In terms of the broad religious and existential questions that presumably are really at stake the relevant disciplines that shed light on such issues are philosophy and theology. The answers do not depend in any way on what biological or physical processes gave rise to life on the earth as it is currently observed, any more than the national debt depends on what kind of year Koji Uehara has as the Red Sox closer this year ( a good one we hope by the way).   For the most part the average Christian should be on much firmer ground, discussing basic questions such as the existence of God, or the reasons why the Church is credible, but unfortunately however, our knowledge of philosophy has been forgotten and is often found wanting. Still the average secularist science popularizer and their even less literate disciples are nearly totally unarmed and even more clueless. In stead of arguing about this, many Christians seem to have conceded the idea that if evolution is true, Christianity is false!. A Catholic with even a rudimentary knowledge of the true faith knows that this premise is an obvious non sequitur. In fact evolution is not really even all that interesting from a scientific point of view as it appears to tell us very little of practical consequence in general.  Now there are exceptions, it is true that some of the basic ideas it developed help explain some biologic phenomena of general import.  One example that springs to mind is the fact that natural selection is a mechanism by which bacteria resistant to a particular antibiotic may become wide spread. In comparison the much more fundamental, if nonetheless equally esoteric theory of quantum mechanics has enormous practical applications and without an understanding of it, we would not have cell phones, flat screen TVs or surgical lasers. Evolution has relatively few practical applications and most the details it is interested in, are rather dry questions, and are illustrated by the following journal article seen here . I mean this is fine if it’s your cup of tea, although it’s not mine.  By saying that we should not argue the details of this theory, I mean no disparagement of those biologist who have a deep interest it this sort of thing, and for those who are experts have no objections to attempts at putting forth modifications of the current theory or even some alternative theory. Scientists do this  all the time and all kinds of well accepted scientific world views have been superseded in some fashion or other. In fact if it became clear that evolution has no practical consequence towards issues relevant to religion I suspect more scientists would be free to critique details of the theory, fear of being labeled religious zealots being removed. Still that is the work and concern for specialists, it takes the work of a lifetime to master the detailed science regarding evolution and most lay Christians who try to take it on succeed only in making themselves look ill prepared at best and stupid at worst.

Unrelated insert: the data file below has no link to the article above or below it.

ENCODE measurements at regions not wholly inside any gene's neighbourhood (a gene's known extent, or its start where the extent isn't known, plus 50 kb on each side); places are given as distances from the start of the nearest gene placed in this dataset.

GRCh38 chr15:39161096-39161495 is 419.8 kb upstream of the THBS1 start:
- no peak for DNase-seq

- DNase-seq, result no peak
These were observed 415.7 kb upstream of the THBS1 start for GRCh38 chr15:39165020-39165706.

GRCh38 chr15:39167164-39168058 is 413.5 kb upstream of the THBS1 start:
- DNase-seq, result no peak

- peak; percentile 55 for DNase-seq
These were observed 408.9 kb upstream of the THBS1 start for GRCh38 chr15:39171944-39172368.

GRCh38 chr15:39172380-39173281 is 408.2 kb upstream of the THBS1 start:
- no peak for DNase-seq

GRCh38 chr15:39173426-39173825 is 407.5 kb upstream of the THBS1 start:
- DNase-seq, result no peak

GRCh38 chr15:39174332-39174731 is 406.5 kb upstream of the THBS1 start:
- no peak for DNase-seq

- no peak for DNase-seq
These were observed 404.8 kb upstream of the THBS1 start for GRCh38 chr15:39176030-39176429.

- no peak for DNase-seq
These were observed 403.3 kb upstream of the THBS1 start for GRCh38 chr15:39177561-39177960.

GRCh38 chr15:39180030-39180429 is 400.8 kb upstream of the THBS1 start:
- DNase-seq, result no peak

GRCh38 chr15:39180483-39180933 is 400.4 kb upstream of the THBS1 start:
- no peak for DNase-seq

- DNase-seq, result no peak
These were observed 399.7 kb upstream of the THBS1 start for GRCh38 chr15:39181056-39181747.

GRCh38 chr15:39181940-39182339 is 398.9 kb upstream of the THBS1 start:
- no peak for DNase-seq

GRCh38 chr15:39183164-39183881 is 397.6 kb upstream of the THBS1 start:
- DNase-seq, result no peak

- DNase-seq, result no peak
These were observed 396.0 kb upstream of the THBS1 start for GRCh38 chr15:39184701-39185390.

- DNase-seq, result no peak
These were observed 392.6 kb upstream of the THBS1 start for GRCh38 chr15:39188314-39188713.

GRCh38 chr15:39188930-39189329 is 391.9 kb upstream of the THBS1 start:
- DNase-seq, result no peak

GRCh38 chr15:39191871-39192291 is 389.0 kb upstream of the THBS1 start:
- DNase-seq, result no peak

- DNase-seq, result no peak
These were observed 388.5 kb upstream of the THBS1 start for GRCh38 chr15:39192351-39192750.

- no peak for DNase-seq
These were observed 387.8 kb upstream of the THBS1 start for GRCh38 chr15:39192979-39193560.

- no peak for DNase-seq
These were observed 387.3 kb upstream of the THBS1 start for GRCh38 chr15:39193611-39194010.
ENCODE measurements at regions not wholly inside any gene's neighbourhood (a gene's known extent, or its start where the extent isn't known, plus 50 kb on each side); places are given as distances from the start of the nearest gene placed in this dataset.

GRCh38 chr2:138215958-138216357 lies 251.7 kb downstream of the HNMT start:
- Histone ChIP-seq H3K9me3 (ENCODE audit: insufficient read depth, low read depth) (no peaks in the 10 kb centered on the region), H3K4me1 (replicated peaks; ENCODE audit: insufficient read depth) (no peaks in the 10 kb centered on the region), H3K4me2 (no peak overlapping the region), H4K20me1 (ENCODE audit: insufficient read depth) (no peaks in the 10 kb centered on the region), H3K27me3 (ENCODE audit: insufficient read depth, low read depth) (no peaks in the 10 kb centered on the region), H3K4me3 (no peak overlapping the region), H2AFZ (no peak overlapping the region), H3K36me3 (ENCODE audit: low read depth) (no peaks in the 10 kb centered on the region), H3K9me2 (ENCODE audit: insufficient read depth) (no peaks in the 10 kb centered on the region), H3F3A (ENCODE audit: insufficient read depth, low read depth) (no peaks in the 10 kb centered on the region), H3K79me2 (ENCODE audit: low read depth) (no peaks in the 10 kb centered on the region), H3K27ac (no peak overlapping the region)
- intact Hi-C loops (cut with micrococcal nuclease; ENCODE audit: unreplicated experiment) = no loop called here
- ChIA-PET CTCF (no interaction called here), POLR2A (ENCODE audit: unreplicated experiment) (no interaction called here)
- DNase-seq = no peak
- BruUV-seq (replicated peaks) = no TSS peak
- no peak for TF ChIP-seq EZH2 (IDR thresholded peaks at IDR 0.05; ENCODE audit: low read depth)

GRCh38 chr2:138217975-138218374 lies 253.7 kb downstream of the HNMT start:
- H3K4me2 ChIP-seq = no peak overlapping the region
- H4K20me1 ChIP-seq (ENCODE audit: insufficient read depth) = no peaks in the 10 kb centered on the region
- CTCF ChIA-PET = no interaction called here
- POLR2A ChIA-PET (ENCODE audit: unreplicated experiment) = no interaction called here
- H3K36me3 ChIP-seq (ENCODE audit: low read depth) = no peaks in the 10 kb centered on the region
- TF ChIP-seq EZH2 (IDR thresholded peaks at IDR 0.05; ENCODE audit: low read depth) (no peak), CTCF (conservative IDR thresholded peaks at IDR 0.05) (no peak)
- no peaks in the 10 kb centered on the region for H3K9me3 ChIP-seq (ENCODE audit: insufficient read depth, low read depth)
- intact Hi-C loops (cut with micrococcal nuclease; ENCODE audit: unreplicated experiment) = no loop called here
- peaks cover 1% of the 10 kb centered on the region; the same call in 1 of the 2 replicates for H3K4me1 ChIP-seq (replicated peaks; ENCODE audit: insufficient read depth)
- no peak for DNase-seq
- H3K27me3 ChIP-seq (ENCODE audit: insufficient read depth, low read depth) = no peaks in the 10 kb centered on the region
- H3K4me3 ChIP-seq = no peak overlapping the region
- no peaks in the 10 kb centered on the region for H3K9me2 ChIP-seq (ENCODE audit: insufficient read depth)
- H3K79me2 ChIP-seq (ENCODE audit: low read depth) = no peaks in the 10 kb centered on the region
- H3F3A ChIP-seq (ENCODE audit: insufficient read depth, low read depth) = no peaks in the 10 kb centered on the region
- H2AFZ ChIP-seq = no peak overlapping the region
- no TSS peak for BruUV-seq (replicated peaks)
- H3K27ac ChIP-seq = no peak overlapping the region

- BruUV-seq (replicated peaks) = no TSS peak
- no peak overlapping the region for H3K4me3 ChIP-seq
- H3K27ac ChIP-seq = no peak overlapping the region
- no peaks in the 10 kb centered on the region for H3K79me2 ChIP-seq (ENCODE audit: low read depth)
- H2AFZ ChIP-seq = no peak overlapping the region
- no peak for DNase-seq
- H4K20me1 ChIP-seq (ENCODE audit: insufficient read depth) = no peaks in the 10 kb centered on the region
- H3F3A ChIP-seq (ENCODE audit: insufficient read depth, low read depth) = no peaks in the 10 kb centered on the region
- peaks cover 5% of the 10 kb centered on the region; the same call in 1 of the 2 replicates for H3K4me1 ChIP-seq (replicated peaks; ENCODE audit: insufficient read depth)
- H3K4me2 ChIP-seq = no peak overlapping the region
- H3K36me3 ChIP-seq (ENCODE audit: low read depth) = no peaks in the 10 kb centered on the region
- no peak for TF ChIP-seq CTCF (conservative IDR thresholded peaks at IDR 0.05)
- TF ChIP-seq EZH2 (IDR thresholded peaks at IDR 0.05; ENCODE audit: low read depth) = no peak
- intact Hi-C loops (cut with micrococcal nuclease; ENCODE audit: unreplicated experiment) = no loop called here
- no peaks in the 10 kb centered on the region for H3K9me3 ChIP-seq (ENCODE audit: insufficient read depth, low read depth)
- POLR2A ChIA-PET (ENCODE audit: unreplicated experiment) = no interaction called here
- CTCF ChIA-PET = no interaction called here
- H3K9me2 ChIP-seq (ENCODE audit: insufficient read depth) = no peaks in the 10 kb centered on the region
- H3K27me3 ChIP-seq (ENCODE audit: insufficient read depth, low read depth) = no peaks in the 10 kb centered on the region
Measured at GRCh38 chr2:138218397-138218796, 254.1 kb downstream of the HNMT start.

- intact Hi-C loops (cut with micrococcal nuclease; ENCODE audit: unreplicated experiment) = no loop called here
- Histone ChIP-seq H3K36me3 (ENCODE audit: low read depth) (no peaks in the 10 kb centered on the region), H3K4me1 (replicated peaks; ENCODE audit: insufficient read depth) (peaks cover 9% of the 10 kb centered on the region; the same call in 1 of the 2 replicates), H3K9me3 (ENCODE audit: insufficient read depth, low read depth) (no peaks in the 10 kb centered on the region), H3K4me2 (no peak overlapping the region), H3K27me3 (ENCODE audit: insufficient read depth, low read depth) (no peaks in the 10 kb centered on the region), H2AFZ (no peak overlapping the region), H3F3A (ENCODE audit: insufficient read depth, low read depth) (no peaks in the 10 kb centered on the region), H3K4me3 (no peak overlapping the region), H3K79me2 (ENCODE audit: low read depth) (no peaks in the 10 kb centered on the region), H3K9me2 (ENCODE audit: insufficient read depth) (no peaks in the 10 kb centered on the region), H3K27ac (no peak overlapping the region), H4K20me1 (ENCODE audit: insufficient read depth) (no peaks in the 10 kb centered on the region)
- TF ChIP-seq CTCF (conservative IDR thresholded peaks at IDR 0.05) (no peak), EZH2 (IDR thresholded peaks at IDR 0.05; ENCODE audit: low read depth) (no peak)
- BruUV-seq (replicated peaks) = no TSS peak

Again, as stated above evolution is irrelevant to the truth or falsity of Christianity properly understood.  Unfortunately This point however, has been almost catastrophically muddled by Protestant theology, and in particular the concept of “sola scriptura”. What evolution is in complete in conflict with, is a literal interpretation of Genesis and a conception of the creative activity of God that is overly simplistic. In the United States a particularly important religious force is evangelical Christianity and in fact the dominance of this force deeply affects the style with which Catholics approach theology. That topic probably deserves a post all by itself, but I mention in passing all kinds of things within the Church demonstrate this influence , including pious language such as being “spirit filled”, the Charismatic movement, the hip folk guitar masses, the emphasis on the Eucharist as a community meal as opposed to a sacrifice, the focus on subjective interpretations of scripture and morality and the complete lack of knowledge of the intellectual edifice that is the Thomist tradition in philosophy, all contribute to this “Protestantization” of the Catholic Church. Trouble is that Protestants historically held to “sola scriptura” and if Genesis is not literally true, there is a great problem for Protestantism as such.  Since there is no central authority to say what God might be trying to say to us in Genesis, we are left with two approaches. “Main line” Protestantism accepts the teachings of science, but then proceeds to question the entire validity of the Bible itself given the manifest conflicts between what the Bible superficially says and what science shows, but Protestantism has nothing other than the Bible with which to base belief and thus soon you are left with widespread apostasy. The desiccated state of Main Line Protestantism is evidence for this. The alternative is to bang ones head against the wall disputing evolution in order to cling to a near literal belief in Genesis and we are left with the pathetic phenomena of scientifically illiterate Christians becoming target practice for the quasi literate pseudo scientists like Richard Dawkins or worse the kind of fool who reads the latest issue of “Discover” magazine and thinks they are scientifically literate.  Catholics of course need not be troubled by this since we do not take Genesis literally, we have the authority of Tradition that helps us discern the meaning of Scripture, and in fact as far back as St Augustine it was obvious to the Church that the Bible need not be a literal explanation of scientific phenomena. Confusion about this point abounds.